To the ignorant, myself included prior to reading the book, you’d be excused for having assumed that Klopp was born into some Dr. Seuss-ian factory of football, laughing, passion and gegenpressing, filled with silly truffula trees and fueled by green eggs with ham for dinner.
Klopp, all things considered, may well be a Dr. Seuss* character: his cartoonish likeability, warmth, larger-than-life aura and bite-sized wisdom shrouded in silliness. With the middle name “Norbert”, he’d fit right in.**
Jurgen wouldn’t be shackled to Norbert’s fate, who wanted to be a professional footballer himself but was spurned by his own dad that told him to ‘get a proper job’. In fact, fate floated Jurgen’s sporting childhood to the other extreme.
Outside of rigid training sessions with his son, Norbert was ‘likeable, sociable, a great entertainer who could tell the best stories,’ according to Klopp family friend Ulrich Rath. Sound familiar?
Norbert was Jurgen’s first great coach. He learned immensely from his father, and he carries what he learned. All the foundations of the man that Jurgen is today come from Norbert. As is natural for boys who idolise their fathers.
But, on the pitch, the patron saint of Klopp’s tactics is Wolfgang Frank.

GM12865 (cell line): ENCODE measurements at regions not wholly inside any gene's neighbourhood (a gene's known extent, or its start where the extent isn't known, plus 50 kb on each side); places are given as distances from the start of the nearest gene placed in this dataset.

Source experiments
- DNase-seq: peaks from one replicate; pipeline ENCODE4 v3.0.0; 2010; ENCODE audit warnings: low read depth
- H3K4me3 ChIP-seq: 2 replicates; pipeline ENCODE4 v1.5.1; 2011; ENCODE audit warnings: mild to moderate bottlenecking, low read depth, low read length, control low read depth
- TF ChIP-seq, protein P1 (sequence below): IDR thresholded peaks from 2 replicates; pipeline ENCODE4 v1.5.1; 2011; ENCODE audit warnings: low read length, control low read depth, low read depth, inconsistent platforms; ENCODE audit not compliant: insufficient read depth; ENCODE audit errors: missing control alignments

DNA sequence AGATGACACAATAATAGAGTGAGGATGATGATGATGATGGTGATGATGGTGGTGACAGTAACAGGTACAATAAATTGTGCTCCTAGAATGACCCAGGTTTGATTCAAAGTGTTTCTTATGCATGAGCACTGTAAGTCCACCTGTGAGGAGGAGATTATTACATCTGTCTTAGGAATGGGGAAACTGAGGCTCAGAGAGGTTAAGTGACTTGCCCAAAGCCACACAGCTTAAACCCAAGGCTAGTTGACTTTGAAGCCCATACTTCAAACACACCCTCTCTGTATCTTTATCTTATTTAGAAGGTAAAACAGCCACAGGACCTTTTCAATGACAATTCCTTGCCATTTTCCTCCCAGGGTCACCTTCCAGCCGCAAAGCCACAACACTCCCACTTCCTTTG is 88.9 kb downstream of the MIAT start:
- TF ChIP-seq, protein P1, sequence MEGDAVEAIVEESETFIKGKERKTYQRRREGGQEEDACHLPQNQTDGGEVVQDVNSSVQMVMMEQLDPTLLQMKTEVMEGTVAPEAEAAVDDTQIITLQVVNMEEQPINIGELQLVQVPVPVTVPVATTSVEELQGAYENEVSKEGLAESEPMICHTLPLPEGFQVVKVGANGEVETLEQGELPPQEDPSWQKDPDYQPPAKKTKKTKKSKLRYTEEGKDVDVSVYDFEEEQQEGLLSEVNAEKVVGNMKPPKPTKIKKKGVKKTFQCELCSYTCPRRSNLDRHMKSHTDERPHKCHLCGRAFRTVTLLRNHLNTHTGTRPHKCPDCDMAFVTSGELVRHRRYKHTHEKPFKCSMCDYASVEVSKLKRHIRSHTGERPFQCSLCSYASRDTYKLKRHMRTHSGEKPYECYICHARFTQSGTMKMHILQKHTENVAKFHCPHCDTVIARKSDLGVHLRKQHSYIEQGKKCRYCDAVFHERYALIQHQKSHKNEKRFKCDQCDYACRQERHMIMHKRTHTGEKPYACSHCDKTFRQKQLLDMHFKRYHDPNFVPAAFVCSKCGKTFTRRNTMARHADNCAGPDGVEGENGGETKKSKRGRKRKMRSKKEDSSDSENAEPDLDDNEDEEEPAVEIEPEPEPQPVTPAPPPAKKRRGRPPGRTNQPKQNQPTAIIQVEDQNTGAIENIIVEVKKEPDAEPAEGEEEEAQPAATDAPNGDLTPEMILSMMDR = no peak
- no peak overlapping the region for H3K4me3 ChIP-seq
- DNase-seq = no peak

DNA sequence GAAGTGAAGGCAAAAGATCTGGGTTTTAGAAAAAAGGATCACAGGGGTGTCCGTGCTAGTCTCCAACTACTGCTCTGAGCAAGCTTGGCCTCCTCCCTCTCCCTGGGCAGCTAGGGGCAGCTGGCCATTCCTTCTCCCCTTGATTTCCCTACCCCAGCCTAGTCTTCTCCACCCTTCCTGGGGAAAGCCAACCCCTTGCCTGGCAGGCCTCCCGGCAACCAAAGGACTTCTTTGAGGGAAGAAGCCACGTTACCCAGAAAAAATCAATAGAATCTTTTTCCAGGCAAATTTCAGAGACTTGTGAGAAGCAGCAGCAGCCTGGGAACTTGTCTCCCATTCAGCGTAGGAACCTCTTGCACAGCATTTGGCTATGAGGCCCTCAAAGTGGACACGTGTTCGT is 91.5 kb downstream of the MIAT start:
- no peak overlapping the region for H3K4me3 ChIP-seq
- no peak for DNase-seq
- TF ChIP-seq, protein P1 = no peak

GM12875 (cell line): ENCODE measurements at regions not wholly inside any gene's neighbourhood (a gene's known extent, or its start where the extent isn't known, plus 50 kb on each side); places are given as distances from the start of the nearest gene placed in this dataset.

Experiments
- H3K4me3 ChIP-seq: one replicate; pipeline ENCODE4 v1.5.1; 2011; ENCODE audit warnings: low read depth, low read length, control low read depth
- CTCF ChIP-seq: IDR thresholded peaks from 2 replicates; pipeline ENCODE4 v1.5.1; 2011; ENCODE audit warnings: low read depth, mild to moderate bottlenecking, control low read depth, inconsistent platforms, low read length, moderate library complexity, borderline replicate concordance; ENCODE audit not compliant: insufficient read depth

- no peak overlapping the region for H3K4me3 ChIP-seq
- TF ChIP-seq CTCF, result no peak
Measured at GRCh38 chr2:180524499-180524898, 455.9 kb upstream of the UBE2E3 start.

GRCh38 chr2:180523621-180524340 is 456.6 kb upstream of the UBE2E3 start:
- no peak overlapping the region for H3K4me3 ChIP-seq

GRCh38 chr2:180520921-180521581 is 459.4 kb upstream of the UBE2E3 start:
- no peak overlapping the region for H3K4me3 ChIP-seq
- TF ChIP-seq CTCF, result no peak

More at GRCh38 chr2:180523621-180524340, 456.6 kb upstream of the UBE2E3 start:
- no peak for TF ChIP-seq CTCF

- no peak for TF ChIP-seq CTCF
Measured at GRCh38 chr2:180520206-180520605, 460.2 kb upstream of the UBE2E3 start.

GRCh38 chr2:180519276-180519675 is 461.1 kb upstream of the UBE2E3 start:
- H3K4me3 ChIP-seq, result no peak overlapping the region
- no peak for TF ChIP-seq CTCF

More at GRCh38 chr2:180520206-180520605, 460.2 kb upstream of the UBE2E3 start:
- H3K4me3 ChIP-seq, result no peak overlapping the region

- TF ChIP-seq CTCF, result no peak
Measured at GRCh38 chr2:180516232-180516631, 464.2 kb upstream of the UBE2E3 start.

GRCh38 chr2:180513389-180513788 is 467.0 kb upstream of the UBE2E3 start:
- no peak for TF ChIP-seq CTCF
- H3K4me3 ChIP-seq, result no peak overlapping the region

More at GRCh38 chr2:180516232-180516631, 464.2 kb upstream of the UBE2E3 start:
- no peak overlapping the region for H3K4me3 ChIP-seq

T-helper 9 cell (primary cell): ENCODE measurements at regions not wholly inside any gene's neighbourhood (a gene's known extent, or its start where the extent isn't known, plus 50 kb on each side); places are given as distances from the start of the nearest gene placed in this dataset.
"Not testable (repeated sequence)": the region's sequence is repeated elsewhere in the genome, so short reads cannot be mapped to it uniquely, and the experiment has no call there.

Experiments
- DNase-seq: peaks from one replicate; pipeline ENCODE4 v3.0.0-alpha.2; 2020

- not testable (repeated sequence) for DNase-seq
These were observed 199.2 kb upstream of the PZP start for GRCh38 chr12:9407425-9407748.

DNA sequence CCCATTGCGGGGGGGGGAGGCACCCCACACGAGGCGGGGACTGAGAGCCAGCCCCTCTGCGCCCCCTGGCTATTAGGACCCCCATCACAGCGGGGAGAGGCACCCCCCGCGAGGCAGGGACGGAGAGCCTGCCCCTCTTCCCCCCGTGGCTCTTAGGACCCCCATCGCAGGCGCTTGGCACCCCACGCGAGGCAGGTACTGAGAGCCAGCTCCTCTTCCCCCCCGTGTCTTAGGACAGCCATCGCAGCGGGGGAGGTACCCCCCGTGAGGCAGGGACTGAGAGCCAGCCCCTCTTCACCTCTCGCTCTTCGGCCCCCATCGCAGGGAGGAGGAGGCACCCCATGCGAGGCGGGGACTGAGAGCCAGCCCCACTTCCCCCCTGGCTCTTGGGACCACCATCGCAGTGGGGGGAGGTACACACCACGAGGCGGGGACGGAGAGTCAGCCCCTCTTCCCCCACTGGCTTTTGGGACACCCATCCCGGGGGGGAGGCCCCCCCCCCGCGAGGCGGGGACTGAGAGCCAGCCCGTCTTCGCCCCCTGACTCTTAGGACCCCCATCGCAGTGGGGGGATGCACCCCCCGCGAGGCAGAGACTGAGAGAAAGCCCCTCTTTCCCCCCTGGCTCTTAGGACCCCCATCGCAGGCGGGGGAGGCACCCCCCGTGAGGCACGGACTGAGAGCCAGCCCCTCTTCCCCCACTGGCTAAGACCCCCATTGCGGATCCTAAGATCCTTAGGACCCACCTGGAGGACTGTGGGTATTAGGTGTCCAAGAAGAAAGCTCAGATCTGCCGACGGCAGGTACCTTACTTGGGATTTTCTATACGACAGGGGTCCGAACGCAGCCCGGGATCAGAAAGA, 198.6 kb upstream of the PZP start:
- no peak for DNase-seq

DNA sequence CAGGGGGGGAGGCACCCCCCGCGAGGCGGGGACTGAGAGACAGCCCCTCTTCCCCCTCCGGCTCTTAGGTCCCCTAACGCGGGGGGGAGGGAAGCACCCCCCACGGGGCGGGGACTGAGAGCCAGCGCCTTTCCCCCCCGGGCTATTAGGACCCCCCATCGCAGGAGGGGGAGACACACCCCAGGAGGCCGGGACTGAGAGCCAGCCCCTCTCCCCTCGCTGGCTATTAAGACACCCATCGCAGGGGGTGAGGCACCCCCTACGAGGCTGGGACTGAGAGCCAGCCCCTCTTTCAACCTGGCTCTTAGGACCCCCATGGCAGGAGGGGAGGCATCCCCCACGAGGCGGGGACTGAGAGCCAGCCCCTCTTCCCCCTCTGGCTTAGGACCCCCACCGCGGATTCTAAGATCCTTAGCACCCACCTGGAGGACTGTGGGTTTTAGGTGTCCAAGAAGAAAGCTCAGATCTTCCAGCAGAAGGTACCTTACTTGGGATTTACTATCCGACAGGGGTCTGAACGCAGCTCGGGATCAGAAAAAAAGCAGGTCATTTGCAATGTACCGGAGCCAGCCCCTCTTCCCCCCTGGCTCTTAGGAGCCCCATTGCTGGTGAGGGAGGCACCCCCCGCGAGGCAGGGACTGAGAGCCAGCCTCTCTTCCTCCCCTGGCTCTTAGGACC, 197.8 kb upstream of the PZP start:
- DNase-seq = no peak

The Holy Spirit
“Our father was brutally self-disciplined, some
might say he was a little obsessed.”
– Benjamin Frank, Klopp: Bring the Noise
In a purely managerial sense, there is no character in Klopp’s Testament more important than Wolfgang Frank, who coached the striker-turned-defender at Mainz.
Frank was the minister who preached Klopp his first sermon on tactics.
Today, the tactics seem mundane. But in the Zweite Bundesliga in the late 90s, there weren’t many intellects gathering to concoct cutting-edge theories. All teams still deployed sweepers, something that seems so painfully archaic these days.
Frank was the first to institute a style heavy on-ball-oriented zonal-marking. Cutting out the need for a sweeper, he was able to put another player in the midfield.
Suddenly, the relegation-destined Mainz begun to charge up the table and remained safe in the German second division. The following season, Frank pushed them into a position to challenge for promotion to the Bundesliga.
In the process, Klopp had an epiphany.
“I realised that our system made us beat teams that had better players,” Klopp said. “He made our results independent of our talent, to an extent.”
That quote is Klopp’s managerial career summed up in a line. The big suits at Liverpool intend to outsmart the big money clubs in the world, find market inefficiencies and win in the margins. The best way to do that is by having a manager who consistently produces more with his squad than the sum of its parts.